Thor Reveals Why Captain America Could Lift Mjolnir

Marvel’s Thor comics just had the God of Thunder explaining what it means to be worthy of lifting Mjolnir explaining why Captain America was able to wield the hammer against Thanos in the final battle of Avengers: Endgame.
Thor’s hammer confers his Godly powers on whosoever holds it, but that is trickier than it first appears.

The wielder of Mjolnir has to be worthy ; that is a condition which is never completely defined in comics, having initially set by Odin’s magic but later the hammer set his own standards.
Heroes like Beta Ray Bill and Jane Foster have proven you don’t have to be human or possess enhanced powers to qualify on the other hand; Thor lose his ability to lift the hammer after he became convinced that humanity doesn’t need its Gods, robbing him of his divine purpose.
But the famous wielder of the hammer other than Thor was Captain America aka Chris Evans who lifted the hammer in Avengers: Endgame.

In Thor # 15 written by  Donny Cates and Michelle Bandini; the God of Thunder explains a key aspect of being worthy of Mjolnir which makes sense of Captain America wielding it in the MCU.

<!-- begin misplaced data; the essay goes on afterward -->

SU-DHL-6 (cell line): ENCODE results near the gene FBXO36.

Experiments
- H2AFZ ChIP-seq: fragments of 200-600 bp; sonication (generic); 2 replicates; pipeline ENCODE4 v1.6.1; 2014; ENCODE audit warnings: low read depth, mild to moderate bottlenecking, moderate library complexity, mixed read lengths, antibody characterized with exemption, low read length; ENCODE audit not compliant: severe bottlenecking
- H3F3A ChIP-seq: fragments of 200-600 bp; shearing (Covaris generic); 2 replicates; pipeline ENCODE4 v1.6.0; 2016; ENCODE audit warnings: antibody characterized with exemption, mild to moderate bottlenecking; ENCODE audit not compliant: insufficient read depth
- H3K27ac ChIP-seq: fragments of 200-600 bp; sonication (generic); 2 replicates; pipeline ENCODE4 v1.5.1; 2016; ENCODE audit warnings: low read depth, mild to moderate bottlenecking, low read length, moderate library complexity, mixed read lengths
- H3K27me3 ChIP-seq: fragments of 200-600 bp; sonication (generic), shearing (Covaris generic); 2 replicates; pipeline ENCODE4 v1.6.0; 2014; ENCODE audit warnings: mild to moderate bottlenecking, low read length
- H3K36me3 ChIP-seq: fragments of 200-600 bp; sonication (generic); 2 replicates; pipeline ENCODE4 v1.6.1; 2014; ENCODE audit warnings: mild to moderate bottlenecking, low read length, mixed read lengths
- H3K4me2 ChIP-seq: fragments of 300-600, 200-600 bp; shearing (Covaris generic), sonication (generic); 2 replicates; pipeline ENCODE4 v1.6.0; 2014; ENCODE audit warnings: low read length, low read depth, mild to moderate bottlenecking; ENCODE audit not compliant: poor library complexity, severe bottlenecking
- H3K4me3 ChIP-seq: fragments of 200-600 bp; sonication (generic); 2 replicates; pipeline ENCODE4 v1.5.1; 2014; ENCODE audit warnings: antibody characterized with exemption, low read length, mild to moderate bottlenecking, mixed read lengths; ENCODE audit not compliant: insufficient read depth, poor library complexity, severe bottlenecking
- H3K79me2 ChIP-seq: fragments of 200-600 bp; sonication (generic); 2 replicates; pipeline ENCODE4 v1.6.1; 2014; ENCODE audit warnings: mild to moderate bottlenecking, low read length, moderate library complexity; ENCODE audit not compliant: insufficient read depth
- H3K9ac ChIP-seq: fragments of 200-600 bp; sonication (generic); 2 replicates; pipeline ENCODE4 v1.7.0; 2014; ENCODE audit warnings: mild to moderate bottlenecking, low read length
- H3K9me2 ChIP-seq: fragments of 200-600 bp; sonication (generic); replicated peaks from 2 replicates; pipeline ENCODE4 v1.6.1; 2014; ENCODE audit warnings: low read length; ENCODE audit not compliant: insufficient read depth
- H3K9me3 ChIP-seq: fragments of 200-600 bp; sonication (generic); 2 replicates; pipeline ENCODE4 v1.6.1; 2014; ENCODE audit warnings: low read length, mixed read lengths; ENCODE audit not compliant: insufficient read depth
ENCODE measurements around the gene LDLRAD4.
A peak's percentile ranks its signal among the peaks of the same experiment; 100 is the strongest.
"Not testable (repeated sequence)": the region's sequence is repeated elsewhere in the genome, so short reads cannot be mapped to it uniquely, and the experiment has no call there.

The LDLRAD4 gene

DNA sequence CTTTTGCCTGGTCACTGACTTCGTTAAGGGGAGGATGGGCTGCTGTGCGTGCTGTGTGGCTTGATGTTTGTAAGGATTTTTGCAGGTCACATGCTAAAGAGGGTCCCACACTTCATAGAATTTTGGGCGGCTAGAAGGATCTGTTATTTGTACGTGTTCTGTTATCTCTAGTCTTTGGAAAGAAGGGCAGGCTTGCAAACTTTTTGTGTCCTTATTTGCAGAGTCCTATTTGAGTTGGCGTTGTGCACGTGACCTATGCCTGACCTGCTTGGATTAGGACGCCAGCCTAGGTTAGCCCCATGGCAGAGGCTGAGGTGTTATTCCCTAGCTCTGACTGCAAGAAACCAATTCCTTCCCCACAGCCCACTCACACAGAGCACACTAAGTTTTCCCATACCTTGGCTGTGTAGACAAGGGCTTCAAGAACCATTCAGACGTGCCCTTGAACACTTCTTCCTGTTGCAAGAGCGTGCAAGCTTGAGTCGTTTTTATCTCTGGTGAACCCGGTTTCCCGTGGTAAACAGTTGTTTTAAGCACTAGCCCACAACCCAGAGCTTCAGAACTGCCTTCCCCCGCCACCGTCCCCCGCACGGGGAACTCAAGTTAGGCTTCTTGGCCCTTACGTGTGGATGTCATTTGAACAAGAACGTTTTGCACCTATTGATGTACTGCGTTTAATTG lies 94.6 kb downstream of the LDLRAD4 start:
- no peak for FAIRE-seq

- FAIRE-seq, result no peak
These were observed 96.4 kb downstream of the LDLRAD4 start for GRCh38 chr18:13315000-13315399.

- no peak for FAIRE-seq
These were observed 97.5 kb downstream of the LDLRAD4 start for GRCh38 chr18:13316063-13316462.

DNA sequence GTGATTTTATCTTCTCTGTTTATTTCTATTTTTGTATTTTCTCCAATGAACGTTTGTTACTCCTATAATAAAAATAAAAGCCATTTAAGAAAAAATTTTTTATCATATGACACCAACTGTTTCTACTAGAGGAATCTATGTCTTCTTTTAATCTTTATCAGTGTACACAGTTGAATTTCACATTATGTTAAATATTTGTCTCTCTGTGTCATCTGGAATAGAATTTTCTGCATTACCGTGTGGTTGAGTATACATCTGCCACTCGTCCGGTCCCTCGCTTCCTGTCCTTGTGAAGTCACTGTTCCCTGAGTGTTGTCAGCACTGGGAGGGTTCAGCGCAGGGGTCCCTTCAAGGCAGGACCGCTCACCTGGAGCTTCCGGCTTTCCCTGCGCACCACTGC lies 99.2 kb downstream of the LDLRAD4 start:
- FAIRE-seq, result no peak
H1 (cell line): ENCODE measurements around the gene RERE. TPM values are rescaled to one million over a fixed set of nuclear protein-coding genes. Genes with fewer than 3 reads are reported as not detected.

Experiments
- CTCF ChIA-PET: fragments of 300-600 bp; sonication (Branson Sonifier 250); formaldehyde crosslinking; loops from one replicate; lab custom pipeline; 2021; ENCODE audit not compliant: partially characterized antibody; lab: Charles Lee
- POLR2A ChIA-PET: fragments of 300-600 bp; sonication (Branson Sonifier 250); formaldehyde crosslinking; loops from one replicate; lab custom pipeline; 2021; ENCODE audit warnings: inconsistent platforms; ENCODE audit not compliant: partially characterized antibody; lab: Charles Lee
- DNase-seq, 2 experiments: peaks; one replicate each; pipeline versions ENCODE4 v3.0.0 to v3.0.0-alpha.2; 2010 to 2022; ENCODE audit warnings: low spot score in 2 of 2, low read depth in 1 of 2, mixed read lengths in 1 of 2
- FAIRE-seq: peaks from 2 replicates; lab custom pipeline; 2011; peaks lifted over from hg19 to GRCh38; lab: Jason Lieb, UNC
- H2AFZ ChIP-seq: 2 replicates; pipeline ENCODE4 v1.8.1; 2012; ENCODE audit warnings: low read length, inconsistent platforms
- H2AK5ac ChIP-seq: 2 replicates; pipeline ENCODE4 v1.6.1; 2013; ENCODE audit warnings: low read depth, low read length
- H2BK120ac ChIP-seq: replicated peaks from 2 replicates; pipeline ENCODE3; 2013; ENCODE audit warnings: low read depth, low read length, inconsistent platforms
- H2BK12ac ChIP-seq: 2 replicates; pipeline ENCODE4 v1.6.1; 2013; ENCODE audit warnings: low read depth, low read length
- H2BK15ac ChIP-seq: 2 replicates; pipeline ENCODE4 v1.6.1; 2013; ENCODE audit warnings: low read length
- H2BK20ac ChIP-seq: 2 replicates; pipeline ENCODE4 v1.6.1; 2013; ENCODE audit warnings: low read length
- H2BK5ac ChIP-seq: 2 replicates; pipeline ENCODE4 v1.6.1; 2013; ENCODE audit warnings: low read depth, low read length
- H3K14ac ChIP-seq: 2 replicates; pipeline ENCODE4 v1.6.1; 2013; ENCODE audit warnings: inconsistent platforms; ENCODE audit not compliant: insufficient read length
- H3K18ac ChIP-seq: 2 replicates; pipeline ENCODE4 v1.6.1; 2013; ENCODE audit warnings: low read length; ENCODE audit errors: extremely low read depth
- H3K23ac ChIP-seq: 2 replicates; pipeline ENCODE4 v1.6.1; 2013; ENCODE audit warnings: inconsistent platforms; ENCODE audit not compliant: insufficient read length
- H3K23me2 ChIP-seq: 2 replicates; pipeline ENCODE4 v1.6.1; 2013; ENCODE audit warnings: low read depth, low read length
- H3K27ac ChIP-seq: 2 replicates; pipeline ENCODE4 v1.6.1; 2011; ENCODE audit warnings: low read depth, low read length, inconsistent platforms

Thor explains Mjolnir is resisting his control because it is intended for warrior and he has become the King of Asgard.
He is still in the battle, but his focus has been shifted but it turns out that’s something Mjolnir requires.
Thor reveals that Mjolnir’s rejection is because he is “no longer the tip of Asgard’s spear”, and says it is for someone who is on “the front lines of any given threat to the worlds entangled in the roots and branches of the world tree.”

This revelation sheds some new light on what it takes to be worthy. Basically , the wielders need to be on the front lines of huge threats to the Ten Realms.
While Captain America shifted Mjolnir little by in the Age of Ultron, he was not yet the “tip of the spear” for this kind of conflict, while facing Thanos he did cross this line which made him completely worthy.
It seems that Mjolnir is not simply looking for a warrior, not matter how righteous but rather warrior in fray.
So it explains why MCU’s Steve Rogers rightfully fits the bill.

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